Im Focus: Freiburg researcher investigate the origins of surface texture

Most natural and artificial surfaces are rough: metals and even glasses that appear smooth to the naked eye can look like jagged mountain ranges under the microscope. There is currently no uniform theory about the origin of this roughness despite it being observed on all scales, from the atomic to the tectonic. Scientists suspect that the rough surface is formed by irreversible plastic deformation that occurs in many processes of mechanical machining of components such as milling.

Prof. Dr. Lars Pastewka from the Simulation group at the Department of Microsystems Engineering at the University of Freiburg and his team have simulated such...

Im Focus: Skyrmions like it hot: Spin structures are controllable even at high temperatures

Investigation of the temperature dependence of the skyrmion Hall effect reveals further insights into possible new data storage devices

The joint research project of Johannes Gutenberg University Mainz (JGU) and the Massachusetts Institute of Technology (MIT) that had previously demonstrated...

Im Focus: Making the internet more energy efficient through systemic optimization

Researchers at Chalmers University of Technology, Sweden, recently completed a 5-year research project looking at how to make fibre optic communications systems more energy efficient. Among their proposals are smart, error-correcting data chip circuits, which they refined to be 10 times less energy consumptive. The project has yielded several scientific articles, in publications including Nature Communications.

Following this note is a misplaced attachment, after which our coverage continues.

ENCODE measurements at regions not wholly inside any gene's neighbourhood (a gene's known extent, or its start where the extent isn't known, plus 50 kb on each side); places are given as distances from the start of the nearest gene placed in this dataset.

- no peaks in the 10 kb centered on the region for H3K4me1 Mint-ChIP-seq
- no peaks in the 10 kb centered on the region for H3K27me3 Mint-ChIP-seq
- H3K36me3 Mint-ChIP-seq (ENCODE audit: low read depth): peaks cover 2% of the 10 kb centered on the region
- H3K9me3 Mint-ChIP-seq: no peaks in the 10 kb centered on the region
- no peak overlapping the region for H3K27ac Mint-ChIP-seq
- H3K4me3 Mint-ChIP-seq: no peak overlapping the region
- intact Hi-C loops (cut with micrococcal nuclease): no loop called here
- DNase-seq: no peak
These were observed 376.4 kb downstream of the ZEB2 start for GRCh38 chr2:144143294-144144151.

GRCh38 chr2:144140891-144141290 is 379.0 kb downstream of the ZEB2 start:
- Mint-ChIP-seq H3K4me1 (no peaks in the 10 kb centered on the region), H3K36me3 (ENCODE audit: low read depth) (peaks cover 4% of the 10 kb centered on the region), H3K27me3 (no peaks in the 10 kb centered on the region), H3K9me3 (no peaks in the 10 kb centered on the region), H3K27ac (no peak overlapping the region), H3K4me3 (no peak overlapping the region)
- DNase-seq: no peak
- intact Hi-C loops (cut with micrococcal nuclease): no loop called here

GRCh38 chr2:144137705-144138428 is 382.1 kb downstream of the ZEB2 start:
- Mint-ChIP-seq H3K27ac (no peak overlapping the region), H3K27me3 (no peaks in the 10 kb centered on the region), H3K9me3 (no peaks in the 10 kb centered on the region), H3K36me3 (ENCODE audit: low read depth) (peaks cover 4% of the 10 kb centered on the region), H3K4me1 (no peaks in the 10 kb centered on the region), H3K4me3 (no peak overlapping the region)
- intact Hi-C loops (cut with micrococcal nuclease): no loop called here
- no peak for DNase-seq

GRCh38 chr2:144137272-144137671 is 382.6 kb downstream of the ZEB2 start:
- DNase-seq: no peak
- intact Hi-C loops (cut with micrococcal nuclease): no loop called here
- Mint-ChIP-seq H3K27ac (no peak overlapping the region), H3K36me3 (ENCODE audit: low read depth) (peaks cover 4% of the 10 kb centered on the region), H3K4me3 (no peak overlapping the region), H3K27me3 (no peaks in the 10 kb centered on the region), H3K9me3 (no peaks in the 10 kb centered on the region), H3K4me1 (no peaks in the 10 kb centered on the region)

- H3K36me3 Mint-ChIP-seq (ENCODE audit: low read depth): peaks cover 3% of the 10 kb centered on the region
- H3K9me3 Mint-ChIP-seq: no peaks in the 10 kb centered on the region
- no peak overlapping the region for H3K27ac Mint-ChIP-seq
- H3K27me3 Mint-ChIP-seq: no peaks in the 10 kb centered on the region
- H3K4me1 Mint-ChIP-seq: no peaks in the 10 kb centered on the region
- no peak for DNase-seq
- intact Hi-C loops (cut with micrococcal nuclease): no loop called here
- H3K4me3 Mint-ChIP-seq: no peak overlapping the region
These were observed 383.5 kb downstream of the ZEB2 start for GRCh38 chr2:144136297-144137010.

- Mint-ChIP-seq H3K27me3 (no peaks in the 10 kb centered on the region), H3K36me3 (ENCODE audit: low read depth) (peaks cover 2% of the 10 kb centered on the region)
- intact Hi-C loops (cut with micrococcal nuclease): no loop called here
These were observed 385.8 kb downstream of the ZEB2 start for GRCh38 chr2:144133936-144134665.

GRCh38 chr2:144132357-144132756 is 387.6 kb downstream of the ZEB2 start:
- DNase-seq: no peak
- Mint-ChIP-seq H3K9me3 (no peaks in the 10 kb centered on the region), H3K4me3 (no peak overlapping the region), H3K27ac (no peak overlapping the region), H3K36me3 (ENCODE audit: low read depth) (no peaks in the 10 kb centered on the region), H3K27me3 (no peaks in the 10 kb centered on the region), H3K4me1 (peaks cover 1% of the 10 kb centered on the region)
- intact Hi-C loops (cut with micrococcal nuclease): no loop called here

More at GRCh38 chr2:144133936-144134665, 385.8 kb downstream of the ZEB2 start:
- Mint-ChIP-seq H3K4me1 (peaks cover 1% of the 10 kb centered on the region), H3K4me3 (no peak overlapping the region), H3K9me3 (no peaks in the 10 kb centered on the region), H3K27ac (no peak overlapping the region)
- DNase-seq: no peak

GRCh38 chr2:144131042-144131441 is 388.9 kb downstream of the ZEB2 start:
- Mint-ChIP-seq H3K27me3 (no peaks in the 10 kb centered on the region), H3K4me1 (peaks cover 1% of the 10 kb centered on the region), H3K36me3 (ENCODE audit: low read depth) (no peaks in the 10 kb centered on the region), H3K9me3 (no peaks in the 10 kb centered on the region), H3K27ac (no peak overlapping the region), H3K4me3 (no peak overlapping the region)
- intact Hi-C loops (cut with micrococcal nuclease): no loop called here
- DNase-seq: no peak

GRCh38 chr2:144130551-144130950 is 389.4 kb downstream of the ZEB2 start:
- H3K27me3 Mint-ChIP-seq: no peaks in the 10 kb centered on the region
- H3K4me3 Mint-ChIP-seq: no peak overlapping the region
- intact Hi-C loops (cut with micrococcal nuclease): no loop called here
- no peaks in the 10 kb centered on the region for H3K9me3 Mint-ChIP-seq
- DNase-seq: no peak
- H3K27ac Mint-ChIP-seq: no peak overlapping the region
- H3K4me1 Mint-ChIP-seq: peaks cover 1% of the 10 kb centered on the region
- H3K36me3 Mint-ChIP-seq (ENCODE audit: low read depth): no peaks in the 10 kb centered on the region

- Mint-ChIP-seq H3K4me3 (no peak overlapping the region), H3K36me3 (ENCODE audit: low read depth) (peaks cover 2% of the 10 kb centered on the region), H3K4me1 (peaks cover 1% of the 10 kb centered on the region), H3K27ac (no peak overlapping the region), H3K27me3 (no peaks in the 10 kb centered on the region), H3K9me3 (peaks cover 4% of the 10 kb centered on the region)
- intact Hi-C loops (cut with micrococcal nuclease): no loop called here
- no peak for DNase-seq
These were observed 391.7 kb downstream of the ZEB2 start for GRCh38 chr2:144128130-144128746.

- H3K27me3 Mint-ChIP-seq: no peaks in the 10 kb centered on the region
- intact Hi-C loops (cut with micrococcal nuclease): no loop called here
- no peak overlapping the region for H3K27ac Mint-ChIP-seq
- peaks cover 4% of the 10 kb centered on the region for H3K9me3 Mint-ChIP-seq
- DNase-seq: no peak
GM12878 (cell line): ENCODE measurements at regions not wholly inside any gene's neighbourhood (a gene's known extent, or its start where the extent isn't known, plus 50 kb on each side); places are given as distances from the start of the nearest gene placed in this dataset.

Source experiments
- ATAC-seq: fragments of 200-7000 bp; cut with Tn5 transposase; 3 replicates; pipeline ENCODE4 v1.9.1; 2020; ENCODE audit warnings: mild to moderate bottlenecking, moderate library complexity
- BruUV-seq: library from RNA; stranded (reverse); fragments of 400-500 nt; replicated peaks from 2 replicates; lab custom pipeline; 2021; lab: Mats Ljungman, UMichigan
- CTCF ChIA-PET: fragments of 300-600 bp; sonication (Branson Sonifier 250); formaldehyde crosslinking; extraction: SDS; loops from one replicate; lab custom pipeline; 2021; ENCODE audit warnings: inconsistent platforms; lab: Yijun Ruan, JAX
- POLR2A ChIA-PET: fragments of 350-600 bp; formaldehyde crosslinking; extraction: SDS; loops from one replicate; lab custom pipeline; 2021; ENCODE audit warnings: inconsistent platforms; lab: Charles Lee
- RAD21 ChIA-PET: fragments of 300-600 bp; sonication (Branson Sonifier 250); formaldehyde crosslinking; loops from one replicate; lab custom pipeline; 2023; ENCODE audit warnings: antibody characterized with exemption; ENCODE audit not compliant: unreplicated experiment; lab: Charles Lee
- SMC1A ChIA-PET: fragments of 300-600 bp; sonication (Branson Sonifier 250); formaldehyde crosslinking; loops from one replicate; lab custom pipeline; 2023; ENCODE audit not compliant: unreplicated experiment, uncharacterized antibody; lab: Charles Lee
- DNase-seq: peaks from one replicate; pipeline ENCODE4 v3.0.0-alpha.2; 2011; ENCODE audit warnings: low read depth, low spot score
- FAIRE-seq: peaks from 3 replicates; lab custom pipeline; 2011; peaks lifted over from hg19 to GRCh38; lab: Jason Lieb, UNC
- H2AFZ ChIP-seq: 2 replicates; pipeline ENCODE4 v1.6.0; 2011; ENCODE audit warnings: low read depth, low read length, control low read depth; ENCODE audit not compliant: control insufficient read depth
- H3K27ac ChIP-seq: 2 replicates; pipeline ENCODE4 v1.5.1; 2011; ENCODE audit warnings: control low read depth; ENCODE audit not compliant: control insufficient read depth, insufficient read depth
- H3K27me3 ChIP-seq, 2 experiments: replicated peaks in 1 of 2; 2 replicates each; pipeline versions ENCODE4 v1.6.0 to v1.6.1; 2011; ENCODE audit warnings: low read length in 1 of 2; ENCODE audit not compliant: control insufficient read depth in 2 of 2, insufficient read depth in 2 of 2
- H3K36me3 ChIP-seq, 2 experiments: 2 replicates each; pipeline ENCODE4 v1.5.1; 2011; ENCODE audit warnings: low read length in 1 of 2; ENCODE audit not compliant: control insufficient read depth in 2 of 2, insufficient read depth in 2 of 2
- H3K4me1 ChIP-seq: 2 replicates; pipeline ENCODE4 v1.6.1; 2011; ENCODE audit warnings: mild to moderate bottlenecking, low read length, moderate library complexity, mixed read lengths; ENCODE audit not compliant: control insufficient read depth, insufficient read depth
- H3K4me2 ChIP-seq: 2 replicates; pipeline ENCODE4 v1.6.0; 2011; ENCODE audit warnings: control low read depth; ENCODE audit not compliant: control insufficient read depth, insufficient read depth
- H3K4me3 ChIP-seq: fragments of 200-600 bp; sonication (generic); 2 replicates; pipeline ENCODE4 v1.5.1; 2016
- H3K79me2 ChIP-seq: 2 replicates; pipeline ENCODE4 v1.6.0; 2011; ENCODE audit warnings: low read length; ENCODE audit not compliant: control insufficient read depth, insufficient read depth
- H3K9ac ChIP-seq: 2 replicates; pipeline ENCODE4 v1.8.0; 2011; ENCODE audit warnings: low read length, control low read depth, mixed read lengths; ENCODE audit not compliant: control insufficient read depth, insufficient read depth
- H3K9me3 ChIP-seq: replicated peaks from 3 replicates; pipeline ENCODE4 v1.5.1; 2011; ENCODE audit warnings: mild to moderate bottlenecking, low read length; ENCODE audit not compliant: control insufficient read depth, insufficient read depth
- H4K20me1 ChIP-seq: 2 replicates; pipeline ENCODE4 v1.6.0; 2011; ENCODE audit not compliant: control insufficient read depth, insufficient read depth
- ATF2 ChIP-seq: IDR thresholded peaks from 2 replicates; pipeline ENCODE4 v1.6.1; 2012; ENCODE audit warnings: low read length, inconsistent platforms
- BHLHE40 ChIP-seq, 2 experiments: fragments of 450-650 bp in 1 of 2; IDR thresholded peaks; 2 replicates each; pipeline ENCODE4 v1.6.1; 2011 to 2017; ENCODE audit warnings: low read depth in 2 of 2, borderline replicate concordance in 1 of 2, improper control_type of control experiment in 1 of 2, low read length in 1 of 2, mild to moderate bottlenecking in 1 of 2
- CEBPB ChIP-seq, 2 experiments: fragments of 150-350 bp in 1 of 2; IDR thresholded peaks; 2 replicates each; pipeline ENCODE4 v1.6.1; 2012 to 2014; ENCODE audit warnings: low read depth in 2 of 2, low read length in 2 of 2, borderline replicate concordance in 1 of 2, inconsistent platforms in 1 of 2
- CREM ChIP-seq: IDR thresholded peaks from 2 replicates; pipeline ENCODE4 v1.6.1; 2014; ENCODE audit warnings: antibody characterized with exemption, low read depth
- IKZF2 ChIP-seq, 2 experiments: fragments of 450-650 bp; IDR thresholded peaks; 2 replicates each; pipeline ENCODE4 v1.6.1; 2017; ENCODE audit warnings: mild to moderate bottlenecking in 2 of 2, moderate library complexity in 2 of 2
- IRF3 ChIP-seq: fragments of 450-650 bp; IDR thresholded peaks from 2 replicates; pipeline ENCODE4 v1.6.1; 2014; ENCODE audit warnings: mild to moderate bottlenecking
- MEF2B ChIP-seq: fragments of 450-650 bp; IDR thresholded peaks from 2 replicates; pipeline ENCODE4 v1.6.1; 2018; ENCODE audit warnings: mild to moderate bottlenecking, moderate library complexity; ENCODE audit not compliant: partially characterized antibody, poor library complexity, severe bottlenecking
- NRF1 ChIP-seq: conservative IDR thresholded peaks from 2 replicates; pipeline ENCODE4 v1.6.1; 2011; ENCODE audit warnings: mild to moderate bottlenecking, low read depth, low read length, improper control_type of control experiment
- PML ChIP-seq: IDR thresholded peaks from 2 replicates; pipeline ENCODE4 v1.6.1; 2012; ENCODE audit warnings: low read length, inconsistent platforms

Streaming films and music, scrolling through social media, and using cloud-based storage services are everyday activities now.

Im Focus: New synthesis methods enhance 3D chemical space for drug discovery

After helping develop a new approach for organic synthesis -- carbon-hydrogen functionalization -- scientists at Emory University are now showing how this approach may apply to drug discovery. Nature Catalysis published their most recent work -- a streamlined process for making a three-dimensional scaffold of keen interest to the pharmaceutical industry.

"Our tools open up whole new chemical space for potential drug targets," says Huw Davies, Emory professor of organic chemistry and senior author of the paper.

All Focus news of the innovation-report >>>



Industry & Economy
Event News

70th Lindau Nobel Laureate Meeting: Around 70 Laureates set to meet with young scientists from approx. 100 countries

12.02.2020 | Event News

11th Advanced Battery Power Conference, March 24-25, 2020 in Münster/Germany

16.01.2020 | Event News

Laser Colloquium Hydrogen LKH2: fast and reliable fuel cell manufacturing

15.01.2020 | Event News

Latest News

Journey to the center of Mars

20.02.2020 | Physics and Astronomy

Laser writing enables practical flat optics and data storage in glass

20.02.2020 | Physics and Astronomy

New graphene-based metasurface capable of independent amplitude and phase control of light

20.02.2020 | Power and Electrical Engineering

Science & Research
Overview of more VideoLinks >>>